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Violations against journalists increase in Israel and Palestine

The Palestinian Center for Development and Media Freedoms (MADA) published its semi annual report on the state of media freedoms in Occupied Palestine, and announced it during a press conference held at MADA's headquarters in Ramallah on 16 July 2013.

MADA's general director, Mousa Rimawi, kicked off the press conference with a few opening remarks:

“The state of media freedom in Occupied Palestine still raises concerns in terms of the numbers and types of violations committed against Palestinian journalists. Violations against Palestinian journalists are one of the highest globally, and are life-threatening. Palestinian journalists are constantly concerned for their life and safety, especially those who cover peaceful demonstrations and the activities of popular resistance against the occupation, settlements, and the apartheid wall. Regardless of these threats, Palestinian journalists never back down and continue to exercise their profession and duty, and they have earned appreciation and many awards for their courage."

Rimawi then mentioned that violations during the first half of the year 2013 have increased comparing to the same period in 2012. MADA monitored 113 violations which is an increase of 11 violations in comparison with 2012. Israeli violations numbered 78, while the Palestinian factions numbered 35.

Rimawi noted that the Israeli Occupation's violations embodied five forms, namely: Physical abuse, arrest, detention, prevention from coverage, and prosecution. As per the usual, physical assault on journalists formed the largest percentage of violations committed by the occupation in a certain year. 43 attacks were of that nature which translates into 54.4 per cent.

Rimawi pointed out to the audience that, "the Israeli Occupation's insistence on continuing its attacks on media freedoms is due to its desire to blur the truth and hide its constant attacks on the Palestinian people's rights, which is a main reason for the increase in its violations against media freedoms during the past years. Another reason for this increase is the international community's forgiving attitude towards the continuous and rising Israeli violations against freedom of the press."

In regards to violations committed by Palestinian factions, MADA monitored 35 press freedom violations during the first half of 2013, whereby arresting journalists was the leading type of violation with 16 cases of arrests; a higher number when compared to 2012.

Rimawi followed up on this by saying that, "although the number of Palestinian violations in the past three years show a significant decline in this area, the nature of the violations is still of concern, and indicates a problem with the lack of awareness regarding the right to freedom of expression as a fundamental human right".

Rimawi noted that most Palestinian violations have occurred in the Gaza Strip, where 25 violations were exposed which translates to approximately 71 per cent of all violations committed by Palestinians. It should also be noted that most of the recorded violations were committed in the month of January, where the internal security services of the Hamas government in Gaza arrested and interrogated 12 journalists.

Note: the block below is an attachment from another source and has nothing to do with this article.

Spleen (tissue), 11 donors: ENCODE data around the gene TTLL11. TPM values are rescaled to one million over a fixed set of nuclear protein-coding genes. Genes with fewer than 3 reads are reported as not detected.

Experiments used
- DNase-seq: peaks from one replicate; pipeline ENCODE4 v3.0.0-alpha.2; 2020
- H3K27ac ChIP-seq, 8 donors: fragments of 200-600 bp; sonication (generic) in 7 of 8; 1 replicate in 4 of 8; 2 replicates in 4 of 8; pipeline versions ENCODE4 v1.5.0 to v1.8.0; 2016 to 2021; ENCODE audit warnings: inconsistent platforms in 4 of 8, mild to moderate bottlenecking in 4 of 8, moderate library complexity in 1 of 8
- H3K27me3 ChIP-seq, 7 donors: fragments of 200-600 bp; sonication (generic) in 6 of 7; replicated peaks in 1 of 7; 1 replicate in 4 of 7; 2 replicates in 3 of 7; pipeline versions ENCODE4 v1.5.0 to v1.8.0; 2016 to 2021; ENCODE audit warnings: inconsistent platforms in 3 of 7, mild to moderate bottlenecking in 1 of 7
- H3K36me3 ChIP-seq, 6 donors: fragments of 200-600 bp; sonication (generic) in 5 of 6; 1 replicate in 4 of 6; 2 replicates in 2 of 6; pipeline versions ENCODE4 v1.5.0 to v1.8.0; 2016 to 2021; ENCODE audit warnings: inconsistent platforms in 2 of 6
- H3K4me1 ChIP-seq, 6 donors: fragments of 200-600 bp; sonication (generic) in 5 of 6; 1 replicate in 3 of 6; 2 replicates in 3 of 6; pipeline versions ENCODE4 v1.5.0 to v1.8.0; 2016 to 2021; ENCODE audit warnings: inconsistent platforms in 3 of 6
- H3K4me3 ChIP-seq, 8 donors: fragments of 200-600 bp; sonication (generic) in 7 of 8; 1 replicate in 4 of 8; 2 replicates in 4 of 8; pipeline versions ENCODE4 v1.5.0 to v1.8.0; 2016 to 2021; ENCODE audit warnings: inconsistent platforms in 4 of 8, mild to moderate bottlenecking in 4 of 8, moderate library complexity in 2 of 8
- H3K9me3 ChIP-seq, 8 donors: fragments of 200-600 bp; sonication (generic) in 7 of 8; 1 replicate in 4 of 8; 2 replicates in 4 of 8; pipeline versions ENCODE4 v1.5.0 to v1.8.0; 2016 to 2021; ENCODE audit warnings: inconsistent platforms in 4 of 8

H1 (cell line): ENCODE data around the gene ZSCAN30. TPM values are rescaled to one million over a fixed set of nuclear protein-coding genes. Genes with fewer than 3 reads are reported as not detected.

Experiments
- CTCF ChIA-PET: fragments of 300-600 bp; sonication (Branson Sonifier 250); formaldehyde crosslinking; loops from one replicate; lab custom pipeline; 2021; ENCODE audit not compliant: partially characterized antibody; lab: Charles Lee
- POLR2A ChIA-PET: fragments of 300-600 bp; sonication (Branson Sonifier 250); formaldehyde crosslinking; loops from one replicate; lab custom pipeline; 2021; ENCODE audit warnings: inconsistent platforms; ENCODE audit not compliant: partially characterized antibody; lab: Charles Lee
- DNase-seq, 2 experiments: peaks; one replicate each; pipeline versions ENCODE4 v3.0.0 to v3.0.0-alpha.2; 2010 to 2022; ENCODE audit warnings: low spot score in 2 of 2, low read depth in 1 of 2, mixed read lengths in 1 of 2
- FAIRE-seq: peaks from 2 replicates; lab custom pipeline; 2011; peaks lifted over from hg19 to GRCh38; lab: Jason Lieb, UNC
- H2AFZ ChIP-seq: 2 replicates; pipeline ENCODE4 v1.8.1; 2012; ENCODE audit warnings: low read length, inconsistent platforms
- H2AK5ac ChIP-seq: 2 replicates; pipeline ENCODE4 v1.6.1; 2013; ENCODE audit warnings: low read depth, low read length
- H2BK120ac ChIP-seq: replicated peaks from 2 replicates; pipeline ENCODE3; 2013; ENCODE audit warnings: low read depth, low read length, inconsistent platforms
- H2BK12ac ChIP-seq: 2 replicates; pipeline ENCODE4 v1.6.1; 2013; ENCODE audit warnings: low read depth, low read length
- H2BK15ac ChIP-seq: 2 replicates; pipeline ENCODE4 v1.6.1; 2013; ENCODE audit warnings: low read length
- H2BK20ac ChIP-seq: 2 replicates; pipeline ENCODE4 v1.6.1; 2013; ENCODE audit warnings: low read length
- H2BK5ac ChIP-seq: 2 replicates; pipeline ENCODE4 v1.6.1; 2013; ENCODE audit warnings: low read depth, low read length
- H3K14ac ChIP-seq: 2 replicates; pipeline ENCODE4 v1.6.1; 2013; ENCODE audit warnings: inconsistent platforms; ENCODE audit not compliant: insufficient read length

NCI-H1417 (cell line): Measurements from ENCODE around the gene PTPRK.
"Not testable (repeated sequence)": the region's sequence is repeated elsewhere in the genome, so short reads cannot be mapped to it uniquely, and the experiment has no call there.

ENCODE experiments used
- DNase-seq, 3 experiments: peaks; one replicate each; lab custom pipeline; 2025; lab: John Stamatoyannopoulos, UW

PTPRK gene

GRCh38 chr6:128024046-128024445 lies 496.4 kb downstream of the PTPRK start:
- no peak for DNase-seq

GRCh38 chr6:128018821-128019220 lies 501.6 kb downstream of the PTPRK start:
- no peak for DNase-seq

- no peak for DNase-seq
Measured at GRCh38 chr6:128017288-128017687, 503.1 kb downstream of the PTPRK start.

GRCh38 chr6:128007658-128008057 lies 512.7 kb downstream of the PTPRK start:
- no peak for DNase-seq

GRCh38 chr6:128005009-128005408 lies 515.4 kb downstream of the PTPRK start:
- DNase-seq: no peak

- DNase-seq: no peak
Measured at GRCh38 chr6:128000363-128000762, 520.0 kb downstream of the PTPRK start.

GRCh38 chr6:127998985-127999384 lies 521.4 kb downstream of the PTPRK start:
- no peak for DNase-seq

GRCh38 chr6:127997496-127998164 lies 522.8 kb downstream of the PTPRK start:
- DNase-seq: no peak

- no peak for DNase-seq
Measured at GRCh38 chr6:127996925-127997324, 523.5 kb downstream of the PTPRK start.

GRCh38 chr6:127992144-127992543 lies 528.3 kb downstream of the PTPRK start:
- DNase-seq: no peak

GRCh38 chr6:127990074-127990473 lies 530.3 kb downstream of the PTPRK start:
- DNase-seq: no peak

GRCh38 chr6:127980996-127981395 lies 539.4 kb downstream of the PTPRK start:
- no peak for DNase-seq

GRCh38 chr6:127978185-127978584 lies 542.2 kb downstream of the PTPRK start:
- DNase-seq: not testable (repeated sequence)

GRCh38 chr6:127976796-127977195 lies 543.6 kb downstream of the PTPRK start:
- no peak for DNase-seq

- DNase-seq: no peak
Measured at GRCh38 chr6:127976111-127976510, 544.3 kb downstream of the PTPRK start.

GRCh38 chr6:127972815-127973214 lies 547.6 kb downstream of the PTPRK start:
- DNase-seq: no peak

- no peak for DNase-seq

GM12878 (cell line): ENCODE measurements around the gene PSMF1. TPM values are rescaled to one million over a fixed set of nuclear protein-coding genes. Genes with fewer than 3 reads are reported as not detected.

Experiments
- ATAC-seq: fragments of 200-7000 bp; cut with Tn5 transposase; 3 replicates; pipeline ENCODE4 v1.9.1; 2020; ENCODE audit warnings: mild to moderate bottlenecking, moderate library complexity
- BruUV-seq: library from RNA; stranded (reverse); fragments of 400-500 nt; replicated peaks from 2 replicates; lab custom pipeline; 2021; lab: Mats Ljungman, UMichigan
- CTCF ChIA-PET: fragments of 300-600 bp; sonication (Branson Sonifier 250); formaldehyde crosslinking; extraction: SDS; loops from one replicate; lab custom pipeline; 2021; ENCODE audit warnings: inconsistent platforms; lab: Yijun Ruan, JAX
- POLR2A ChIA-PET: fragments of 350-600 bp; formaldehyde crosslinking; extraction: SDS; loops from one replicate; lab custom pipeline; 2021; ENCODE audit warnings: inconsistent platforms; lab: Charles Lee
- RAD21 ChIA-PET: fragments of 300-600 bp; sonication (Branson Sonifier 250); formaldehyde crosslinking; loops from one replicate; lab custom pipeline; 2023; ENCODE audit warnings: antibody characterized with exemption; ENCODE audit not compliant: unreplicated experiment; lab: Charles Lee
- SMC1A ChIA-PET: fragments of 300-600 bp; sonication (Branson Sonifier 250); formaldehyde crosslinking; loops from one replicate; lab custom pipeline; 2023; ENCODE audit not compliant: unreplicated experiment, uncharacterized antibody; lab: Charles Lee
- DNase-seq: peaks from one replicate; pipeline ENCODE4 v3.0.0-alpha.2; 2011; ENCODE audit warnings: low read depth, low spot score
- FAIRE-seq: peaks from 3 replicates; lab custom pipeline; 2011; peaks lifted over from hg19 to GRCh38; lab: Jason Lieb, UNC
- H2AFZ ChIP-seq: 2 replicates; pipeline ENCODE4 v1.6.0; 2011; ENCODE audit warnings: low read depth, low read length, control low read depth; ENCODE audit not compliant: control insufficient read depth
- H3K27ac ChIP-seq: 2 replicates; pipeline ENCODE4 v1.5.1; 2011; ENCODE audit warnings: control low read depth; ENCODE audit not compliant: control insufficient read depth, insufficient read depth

"In the West Bank, MADA has observed a sort of improvement in relation to media freedoms," said Rimawi, "however, one must still place emphasis on the trend of troubling violations impeding the improvement of the state of media freedoms, such as internet censorship and sentencing journalists to prison, as in the case of Mamdouh Hamamrah, and the arrest of journalist George Canawati, for publishing statements on Facebook.

Rimawi pointed out that when journalists are threatened with murder by an unknown person, they experience intense bouts of stress, as in the case of Palestine Public TV's crew which was threatened with murder and found a bomb placed outside the house of one of the crew members.

He added, "What worries us is when police officers resort to the torture of a number of journalists during their detention in the Gaza Strip, especially during January, when they returned to this method of punishment prohibited by international laws. Resorting to torture is not only worthy of condemnation, but also of holding those responsible accountable. According to MADA's research, torture had previously declined in the past couple of years."

Another factor that negatively impacts journalists and media freedom in Palestine is the lack of an appropriate legal environment for media staff to work in in Palestine. The country lacks laws governing the work of the media, except for the Press and Publication of 1995, which requires some amendents to be at the level of the modern day media scene and to become in line with international standards. In addition, the Jordanian Penal Code that has been enforced in the West Bank since 1960 allows for the imprisonment of journalists and forms a burden and an obstacle to media freedoms.

Palestinian media organisations still face many difficulties in the absence of an Access to Information law. MADA recently drafted one, making it compatible with international standards, after two years of hard work.

Rimawi wrapped up the press conference by thanking the Open Society Foundation (OSF) for its support with the report, and thanked all Arab and international organizations who stood by Palestinian journalists, and supported their right to exercise their professions freely and safely.

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